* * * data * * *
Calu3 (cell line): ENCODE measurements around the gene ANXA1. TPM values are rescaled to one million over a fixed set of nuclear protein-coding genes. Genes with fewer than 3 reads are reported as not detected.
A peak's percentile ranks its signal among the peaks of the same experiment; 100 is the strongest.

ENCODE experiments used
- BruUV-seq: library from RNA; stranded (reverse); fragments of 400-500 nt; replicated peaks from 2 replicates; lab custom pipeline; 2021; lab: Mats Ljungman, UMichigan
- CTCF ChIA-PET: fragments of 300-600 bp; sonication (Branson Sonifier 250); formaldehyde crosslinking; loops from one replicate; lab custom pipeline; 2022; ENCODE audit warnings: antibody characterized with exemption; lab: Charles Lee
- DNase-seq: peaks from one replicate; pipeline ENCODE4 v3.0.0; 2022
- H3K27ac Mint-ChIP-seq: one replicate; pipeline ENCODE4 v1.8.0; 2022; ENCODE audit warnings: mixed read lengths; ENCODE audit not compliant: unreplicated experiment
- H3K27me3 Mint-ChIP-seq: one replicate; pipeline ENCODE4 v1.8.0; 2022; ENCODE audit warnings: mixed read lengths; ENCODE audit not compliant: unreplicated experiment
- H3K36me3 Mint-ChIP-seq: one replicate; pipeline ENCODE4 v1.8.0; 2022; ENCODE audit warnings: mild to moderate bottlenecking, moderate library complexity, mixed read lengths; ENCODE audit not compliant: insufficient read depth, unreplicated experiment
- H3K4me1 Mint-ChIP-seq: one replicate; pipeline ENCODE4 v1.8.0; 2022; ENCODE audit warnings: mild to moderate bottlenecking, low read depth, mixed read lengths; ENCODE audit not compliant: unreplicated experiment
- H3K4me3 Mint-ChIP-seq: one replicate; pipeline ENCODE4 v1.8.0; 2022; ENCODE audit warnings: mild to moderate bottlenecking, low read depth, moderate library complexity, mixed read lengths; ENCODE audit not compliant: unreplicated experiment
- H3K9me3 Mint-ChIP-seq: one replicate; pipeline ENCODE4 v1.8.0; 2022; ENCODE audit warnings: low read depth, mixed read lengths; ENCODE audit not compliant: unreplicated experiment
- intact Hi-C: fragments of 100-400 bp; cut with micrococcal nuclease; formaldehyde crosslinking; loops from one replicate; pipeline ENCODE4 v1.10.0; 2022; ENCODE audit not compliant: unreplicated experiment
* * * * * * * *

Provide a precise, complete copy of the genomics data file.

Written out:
Calu3 (cell line): ENCODE measurements around the gene ANXA1. TPM values are rescaled to one million over a fixed set of nuclear protein-coding genes. Genes with fewer than 3 reads are reported as not detected.
A peak's percentile ranks its signal among the peaks of the same experiment; 100 is the strongest.

ENCODE experiments used
- BruUV-seq: library from RNA; stranded (reverse); fragments of 400-500 nt; replicated peaks from 2 replicates; lab custom pipeline; 2021; lab: Mats Ljungman, UMichigan
- CTCF ChIA-PET: fragments of 300-600 bp; sonication (Branson Sonifier 250); formaldehyde crosslinking; loops from one replicate; lab custom pipeline; 2022; ENCODE audit warnings: antibody characterized with exemption; lab: Charles Lee
- DNase-seq: peaks from one replicate; pipeline ENCODE4 v3.0.0; 2022
- H3K27ac Mint-ChIP-seq: one replicate; pipeline ENCODE4 v1.8.0; 2022; ENCODE audit warnings: mixed read lengths; ENCODE audit not compliant: unreplicated experiment
- H3K27me3 Mint-ChIP-seq: one replicate; pipeline ENCODE4 v1.8.0; 2022; ENCODE audit warnings: mixed read lengths; ENCODE audit not compliant: unreplicated experiment
- H3K36me3 Mint-ChIP-seq: one replicate; pipeline ENCODE4 v1.8.0; 2022; ENCODE audit warnings: mild to moderate bottlenecking, moderate library complexity, mixed read lengths; ENCODE audit not compliant: insufficient read depth, unreplicated experiment
- H3K4me1 Mint-ChIP-seq: one replicate; pipeline ENCODE4 v1.8.0; 2022; ENCODE audit warnings: mild to moderate bottlenecking, low read depth, mixed read lengths; ENCODE audit not compliant: unreplicated experiment
- H3K4me3 Mint-ChIP-seq: one replicate; pipeline ENCODE4 v1.8.0; 2022; ENCODE audit warnings: mild to moderate bottlenecking, low read depth, moderate library complexity, mixed read lengths; ENCODE audit not compliant: unreplicated experiment
- H3K9me3 Mint-ChIP-seq: one replicate; pipeline ENCODE4 v1.8.0; 2022; ENCODE audit warnings: low read depth, mixed read lengths; ENCODE audit not compliant: unreplicated experiment
- intact Hi-C: fragments of 100-400 bp; cut with micrococcal nuclease; formaldehyde crosslinking; loops from one replicate; pipeline ENCODE4 v1.10.0; 2022; ENCODE audit not compliant: unreplicated experiment